London still leading the way in tech startup culture

There are lots of reasons why London remains the beating heart of Europe’s tech startup universe, despite the UK’s current political turmoil.

Because of its shared language, the city is the first port of call for US companies looking to expand into the EU, while its long-standing reputation as a centre for finance makes it a shoo-in for fin-tech startups who want to leverage its considerable know-how. Add to the equation dozens of universities, ready access to investments and the inevitable cross-pollination of entrepreneurial ideas, and you have a recipe for startup success.

The number of new technology companies launched in the UK last year rose by almost 60 percent, with London’s tech businesses accounting for more than 80 percent of all venture capital (VC) funding invested in the country over the last two years – a total of £5bn, according to figures from London & Partners. That’s significantly more than the UK’s closest European rivals France (£1.55bn) and Germany (£2.15bn).

East London remains London’s tech hotspot

With Shoreditch and Hoxton at the epicentre of tech-driven growth, this area of East London has changed hugely in recent years. The once run-down neighbourhood has undergone a process of tech-fuelled gentrification that’s created plenty of employment opportunities for techies and non-techies alike.

Naturally, it’s a transformation that’s come with a price: rents in both residential and commerce sectors have skyrocketed, making it more difficult for new businesses to be part of the area’s thriving creative community. Thankfully, the emergence of tech-focused co-working spaces, like TechHub, has enabled even the smallest startups to benefit from the Shoreditch buzz.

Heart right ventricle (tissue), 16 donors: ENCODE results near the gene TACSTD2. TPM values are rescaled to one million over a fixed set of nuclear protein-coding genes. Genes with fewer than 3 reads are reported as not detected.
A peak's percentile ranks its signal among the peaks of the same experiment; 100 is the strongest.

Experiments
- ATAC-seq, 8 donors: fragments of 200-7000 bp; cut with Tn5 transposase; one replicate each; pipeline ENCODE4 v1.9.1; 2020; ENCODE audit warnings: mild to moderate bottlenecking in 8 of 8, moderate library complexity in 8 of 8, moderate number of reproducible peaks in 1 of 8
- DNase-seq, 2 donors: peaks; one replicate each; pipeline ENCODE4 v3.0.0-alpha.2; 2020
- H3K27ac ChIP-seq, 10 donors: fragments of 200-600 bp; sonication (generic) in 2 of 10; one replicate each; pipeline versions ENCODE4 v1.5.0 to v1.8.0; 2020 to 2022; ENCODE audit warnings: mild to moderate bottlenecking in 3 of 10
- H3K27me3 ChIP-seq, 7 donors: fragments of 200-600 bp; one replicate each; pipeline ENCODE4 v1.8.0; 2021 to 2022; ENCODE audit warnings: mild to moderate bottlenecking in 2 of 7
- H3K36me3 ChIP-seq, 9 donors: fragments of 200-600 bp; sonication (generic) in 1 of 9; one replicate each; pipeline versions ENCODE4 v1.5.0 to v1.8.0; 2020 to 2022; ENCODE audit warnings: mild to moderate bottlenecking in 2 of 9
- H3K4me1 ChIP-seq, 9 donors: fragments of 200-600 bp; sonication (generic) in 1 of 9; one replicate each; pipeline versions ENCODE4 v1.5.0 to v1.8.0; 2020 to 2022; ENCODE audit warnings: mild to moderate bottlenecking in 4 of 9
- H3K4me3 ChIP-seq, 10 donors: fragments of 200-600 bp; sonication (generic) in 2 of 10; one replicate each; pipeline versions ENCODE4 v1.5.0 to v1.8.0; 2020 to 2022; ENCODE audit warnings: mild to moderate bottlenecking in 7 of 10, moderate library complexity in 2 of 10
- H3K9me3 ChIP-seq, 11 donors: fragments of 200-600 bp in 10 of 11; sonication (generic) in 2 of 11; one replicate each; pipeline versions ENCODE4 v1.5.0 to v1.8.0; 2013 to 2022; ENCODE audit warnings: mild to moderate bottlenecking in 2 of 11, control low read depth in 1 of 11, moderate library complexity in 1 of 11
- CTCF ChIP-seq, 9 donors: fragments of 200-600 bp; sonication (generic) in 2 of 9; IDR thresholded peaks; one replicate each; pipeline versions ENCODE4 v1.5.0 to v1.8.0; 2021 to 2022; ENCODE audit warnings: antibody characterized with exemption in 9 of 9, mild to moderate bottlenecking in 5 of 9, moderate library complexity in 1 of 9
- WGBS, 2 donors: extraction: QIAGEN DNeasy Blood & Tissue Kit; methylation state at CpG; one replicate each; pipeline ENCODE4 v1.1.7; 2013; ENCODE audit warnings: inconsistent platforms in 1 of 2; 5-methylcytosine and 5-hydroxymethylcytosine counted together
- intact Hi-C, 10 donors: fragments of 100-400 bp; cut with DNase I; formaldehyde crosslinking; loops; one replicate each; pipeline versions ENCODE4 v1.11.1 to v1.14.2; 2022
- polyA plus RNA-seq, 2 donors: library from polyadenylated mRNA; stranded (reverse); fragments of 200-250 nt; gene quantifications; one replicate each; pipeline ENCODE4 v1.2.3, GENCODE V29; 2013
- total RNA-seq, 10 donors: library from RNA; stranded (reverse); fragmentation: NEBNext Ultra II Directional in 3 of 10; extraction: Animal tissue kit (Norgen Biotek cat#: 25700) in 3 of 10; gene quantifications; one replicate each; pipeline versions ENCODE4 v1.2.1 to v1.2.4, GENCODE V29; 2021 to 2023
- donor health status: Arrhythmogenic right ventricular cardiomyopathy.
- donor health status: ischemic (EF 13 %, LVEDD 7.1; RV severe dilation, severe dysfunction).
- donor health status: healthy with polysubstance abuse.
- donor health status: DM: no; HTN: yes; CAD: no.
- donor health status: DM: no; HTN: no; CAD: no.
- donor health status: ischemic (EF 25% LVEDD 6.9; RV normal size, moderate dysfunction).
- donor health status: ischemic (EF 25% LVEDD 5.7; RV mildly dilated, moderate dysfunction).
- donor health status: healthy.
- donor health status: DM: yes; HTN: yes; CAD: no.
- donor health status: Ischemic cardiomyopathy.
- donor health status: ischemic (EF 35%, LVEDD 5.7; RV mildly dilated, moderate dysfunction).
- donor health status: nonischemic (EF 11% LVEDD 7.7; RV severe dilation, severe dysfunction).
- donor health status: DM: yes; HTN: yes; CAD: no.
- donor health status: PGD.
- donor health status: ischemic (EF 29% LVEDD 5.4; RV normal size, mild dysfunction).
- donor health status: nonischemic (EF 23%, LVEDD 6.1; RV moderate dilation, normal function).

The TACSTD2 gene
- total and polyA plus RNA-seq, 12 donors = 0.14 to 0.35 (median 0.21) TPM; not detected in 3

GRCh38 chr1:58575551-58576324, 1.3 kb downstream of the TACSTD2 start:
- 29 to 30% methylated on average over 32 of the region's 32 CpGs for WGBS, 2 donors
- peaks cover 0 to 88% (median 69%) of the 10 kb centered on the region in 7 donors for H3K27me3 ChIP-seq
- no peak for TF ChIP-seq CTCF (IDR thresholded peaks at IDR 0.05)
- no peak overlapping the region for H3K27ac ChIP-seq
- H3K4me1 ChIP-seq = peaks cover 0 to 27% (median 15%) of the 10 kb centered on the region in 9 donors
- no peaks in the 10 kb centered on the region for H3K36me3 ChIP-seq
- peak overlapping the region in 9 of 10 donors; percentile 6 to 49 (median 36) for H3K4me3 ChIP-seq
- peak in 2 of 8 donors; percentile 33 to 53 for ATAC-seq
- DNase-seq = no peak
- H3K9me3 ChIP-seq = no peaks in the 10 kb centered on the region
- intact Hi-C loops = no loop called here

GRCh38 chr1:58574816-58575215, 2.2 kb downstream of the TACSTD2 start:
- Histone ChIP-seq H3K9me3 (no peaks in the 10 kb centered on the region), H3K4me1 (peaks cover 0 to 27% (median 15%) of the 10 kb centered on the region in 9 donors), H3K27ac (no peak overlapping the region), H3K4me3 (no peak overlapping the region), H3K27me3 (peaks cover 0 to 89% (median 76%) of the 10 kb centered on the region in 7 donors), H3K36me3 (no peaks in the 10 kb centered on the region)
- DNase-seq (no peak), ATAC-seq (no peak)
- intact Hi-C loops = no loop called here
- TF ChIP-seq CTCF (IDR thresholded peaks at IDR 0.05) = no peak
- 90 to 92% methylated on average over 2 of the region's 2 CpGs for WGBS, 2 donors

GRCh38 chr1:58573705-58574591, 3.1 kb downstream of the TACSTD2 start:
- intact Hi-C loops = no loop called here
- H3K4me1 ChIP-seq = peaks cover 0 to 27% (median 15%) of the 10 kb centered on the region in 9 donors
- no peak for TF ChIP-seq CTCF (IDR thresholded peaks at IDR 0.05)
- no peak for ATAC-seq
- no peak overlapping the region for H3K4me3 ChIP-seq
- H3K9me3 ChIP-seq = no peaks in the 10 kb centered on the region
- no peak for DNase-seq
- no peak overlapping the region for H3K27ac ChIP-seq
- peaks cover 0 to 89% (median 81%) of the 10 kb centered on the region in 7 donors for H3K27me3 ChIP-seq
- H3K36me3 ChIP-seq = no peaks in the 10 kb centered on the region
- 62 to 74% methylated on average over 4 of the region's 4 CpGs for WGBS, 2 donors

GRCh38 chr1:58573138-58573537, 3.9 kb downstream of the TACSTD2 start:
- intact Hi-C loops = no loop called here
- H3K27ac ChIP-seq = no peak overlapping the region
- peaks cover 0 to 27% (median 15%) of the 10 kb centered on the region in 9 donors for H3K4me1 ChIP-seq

The co-working formula not only means that means startups have an affordable way of basing their businesses in London but can also tap into the talent, networks and growth opportunities that proliferate in the capital. It also mitigates the risk to businesses of trying to succeed without ready access to tech-focused resources. Tech companies do succeed outside London – but, they’re likely to have to work far harder.

London is a fertile environment for tech unicorns

Tech unicorns are thriving in London – in fact, there are more billion-dollar private companies in the UK than in any other European state, boasting a combined valuation of $23bn, with London alone producing 36 unicorns.

From its London base, ecommerce start-up Farfetch has turned online luxury fashion retail on its head. Fashionistas can buy from its designer collection in over 190 countries and the word on the grapevine is that the company will soon be going public in New York, with a valuation of $5 billion. Fintech challenger bank Revolut is now valued at £1.2 billion, while Farringdon-based virtual world creator Improbable hit the headlines last year when it received more than half-a-billion dollars in funding – the largest investment made in a European tech firm.

London startups also have access to accelerator programs that provide education, mentoring and financing opportunities to promote rapid growth via immersive partnerships: accelerators like Seedcamp support hundreds of businesses a year.

The diverse London social and cultural scene is unrivalled

Away from the boardroom, London has much to offer its visitors. The capital’s many museums have free permanent exhibitions: South Kensington’s Natural History Museum, Science Museum and V&A are all within a short walking distance of each other and make for a splendid day-long visit. Art lovers will want to make a beeline for the National Gallery, National Portrait Gallery and Tate Modern which together house some of the greatest paintings in the world.

London is famous for its shopping: Oxford Street makes a good starting point but for high-end fashion, head for New Bond Street and Regent Street. Pedestrianised Covent Garden has a good selection of smaller, independent stores and boutiques.

A West End theatre show is a popular choice for an evening’s entertainment. Visitors can choose from a bewildering array of top shows at some of the most famous venues in the world. The Mousetrap by Agatha Christie is currently staged at St Martin’s theatre and is the longest-running show in the world. Restaurants in the area often offer pre- and post-theatre menus.

What makes Silicon Valley different?